Please Don’t Email Me About Suicide
The problem with telling strangers about mental health crises
It happens every so often, usually right after I write anything related to mental health or happiness:
I get an email from a stranger who is experiencing suicidal idealization or a similar mental health crisis. Sometimes they say so explicitly, sometimes it is implicit. Sometimes they refer to outright plans to harm themselves, sometimes that too is implicit.
Every time this happens, I am floored. It feels like a punch in the gut. It’s often enough to trigger a panic attack or leave me sleepless for nights. I spent a decent chunk of my birthday completely distracted by one such, detailed, email.
At the same time, I am torn. On the one hand, I know how it feels. I’ve lived with depression on and off for the last six years and am only now at a point where it doesn’t impact my life anymore. Maybe I emailed a stranger at some point, I don’t recall.
And I want to help. I want to say the right thing or suggest the right book or do whatever I can to make someone, even if they’re a stranger, feel better. In the past, I’ve written thousands of words in response, I’ve had conversations lasting months, I’ve stayed up all night trying to support people on the phone. To alleviate someone else of the pain I know too well seems worth any amount of time and energy.
But on the other hand, I am not a mental health professional or even a medical professional of any description. I am not trained in handling crisis situations. I only recently learned to handle my own. I do not know if anything I say could make the situation worse.
On what might seem like the selfish side, these emails drain me, especially when I’ve received them during times when my own life is heavy. And dealing with the mental health crises of people I don’t know is not the most fun or energising way to spend the little free time I have. Or in blunter terms, I’m usually answering emails after working for 12-hours, at the point in the day when my battery is flashing red.
Whenever possible, I try to send a simple, yet not dismissive response. I ask the sender to seek whatever professional help is available to them, to see their doctor, contact their family, ask their employer or school for time off, then explain that I am not in a position to help. Sometimes, I do not respond to emails that include a lot of graphic details (in the same way that I typically do not respond to emails that comment on my appearance, involve presumptuous unsolicited advice, or include a 5000-word autobiography where the intent is unclear, for the record.)
When you contact a stranger about your problems, big or small, you are asking them to carry out emotional labour for you.
You are asking them to do work you can’t or won’t do. You are externalizing your emotions and shirking responsibility for them.
If you write anything on the internet that resembles advice, people will assume you are open to also giving one-to-one advice about their specific situations. This is very flattering and the vast majority of the emails I receive are lovely, charming, and full of thought-provoking questions, delightful recommendations, helpful feedback, and pictures of people’s cute pets. These emails make my day and I’m more than happy to respond when I can. I’ve written a lot of posts in response to questions I’ve received by email.
However, emailing a stranger about your mental health crisis, or asking for detailed, personalised advice about complex situations crosses a boundary. Maybe some bloggers have the requisite expertise, time and energy to help. Most don’t.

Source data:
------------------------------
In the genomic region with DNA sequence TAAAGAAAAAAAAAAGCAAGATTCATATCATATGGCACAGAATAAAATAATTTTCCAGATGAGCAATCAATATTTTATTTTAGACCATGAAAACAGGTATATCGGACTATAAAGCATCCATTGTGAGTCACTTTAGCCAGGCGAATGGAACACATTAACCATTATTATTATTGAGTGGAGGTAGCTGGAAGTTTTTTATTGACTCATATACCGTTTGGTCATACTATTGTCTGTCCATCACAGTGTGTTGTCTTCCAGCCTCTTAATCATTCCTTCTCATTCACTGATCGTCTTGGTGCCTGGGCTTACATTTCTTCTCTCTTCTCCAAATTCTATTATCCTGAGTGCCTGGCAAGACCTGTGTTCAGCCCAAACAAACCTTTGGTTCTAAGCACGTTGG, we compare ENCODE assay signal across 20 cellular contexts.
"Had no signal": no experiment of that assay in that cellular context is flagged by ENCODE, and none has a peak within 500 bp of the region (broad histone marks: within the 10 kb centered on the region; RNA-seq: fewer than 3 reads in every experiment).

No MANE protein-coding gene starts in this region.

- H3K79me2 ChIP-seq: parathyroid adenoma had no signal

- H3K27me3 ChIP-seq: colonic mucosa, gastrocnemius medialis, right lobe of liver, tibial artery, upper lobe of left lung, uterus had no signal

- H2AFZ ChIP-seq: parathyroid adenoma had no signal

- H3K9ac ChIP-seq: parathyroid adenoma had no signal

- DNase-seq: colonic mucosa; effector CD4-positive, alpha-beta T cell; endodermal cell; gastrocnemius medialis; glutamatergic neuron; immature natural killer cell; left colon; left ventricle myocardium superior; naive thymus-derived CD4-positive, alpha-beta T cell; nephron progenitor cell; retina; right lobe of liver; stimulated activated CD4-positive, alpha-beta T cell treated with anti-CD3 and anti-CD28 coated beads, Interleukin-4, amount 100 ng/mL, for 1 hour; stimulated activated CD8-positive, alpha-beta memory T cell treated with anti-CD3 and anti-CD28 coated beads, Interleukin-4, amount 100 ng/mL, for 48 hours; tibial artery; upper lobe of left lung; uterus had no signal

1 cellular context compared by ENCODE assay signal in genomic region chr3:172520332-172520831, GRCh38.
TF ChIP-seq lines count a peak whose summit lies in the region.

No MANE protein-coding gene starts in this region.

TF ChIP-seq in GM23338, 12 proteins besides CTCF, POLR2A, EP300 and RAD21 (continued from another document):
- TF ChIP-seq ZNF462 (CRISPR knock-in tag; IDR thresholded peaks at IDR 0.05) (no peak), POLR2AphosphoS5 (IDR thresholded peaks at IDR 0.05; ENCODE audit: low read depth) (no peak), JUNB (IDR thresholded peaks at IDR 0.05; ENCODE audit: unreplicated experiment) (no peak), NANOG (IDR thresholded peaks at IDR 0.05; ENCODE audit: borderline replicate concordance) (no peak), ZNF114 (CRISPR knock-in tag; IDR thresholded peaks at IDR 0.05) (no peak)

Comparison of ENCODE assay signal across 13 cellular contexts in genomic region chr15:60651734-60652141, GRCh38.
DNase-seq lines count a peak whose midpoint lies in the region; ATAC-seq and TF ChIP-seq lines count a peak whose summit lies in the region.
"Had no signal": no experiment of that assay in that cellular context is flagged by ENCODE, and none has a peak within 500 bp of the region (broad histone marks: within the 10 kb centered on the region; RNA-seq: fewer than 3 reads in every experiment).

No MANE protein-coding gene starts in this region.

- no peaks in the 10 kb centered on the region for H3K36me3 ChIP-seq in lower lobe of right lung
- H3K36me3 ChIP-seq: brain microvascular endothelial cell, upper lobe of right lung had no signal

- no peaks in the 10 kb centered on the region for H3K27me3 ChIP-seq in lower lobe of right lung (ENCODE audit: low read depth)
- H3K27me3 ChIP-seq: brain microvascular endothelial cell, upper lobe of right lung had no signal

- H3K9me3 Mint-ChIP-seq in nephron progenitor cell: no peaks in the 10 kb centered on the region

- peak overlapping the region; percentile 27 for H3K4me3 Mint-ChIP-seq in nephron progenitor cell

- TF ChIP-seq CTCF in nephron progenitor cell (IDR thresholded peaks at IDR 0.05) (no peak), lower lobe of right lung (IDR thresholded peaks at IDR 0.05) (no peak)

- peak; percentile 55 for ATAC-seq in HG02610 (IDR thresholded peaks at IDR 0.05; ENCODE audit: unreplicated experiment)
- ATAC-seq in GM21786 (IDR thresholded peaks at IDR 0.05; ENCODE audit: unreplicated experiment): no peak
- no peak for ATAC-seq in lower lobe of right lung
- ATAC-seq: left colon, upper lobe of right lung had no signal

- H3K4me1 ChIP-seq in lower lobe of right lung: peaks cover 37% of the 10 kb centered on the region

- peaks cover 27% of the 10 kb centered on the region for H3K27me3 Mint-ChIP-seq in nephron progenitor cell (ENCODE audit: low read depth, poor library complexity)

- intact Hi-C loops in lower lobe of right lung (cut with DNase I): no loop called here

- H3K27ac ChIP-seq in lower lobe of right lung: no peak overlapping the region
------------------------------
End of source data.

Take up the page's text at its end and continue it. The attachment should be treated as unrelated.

People on the internet are not a free therapy service. They do not have limitless emotional capabilities. They do not owe you anything. I get that the act of writing the email is the therapeutic part and is likely why most people do this. But sending it is not therapeutic for the recipient.
When I write blog posts that look like advice, they always begin as notes written to myself. I.e. They are an attempt to articulate to myself how to handle something I am struggling with at that moment. They are not me swooping down from the mountain with the answers. They are not me positioning myself as an authority on anything.
If you learn something from them that you can apply to your own life, that’s awesome. But I probably don’t have any serious insight into your personal situation.
One of the best things any of us can do for our mental health is to understand that we have responsibility over our own lives and that we gain nothing from offloading it onto other people.
I am aware that, to some, writing this may make me sound callous and cold. But I don’t believe I am alone in receiving emails like this and it needs saying. And I believe that people who email strangers about their mental health are doing themselves a disservice by distracting themselves form what they need to do: get professional help. Plus: take control of their own lives.
The Hollywood narrative that it’s possible to save the life of a suicidal person by saying the right line at the right moment is far too simplistic. Yes, you might be able to provide some temporary relief. But it will do little to improve their lives long-term because it doesn’t change their underlying situation.
There is nothing I can do in an email that will be of meaningful help, beyond parroting the advice every depressed person already knows: see your doctor, call your family, go to therapy.
Ultimately, we have to save ourselves. We cannot be so entitled that we expect other people to do it for us. There is no magic bullet.
Getting over depression and keeping it in remission is a miserable, hopeless seeming slog that isn’t even possible for everyone. Nothing a stranger says in an email can change that or make a shortcut appear.
P.s. If you want my posts delivered to your inbox 1–3 times a month (and a handwritten postcard from me because snail mail is underrated) sign up here.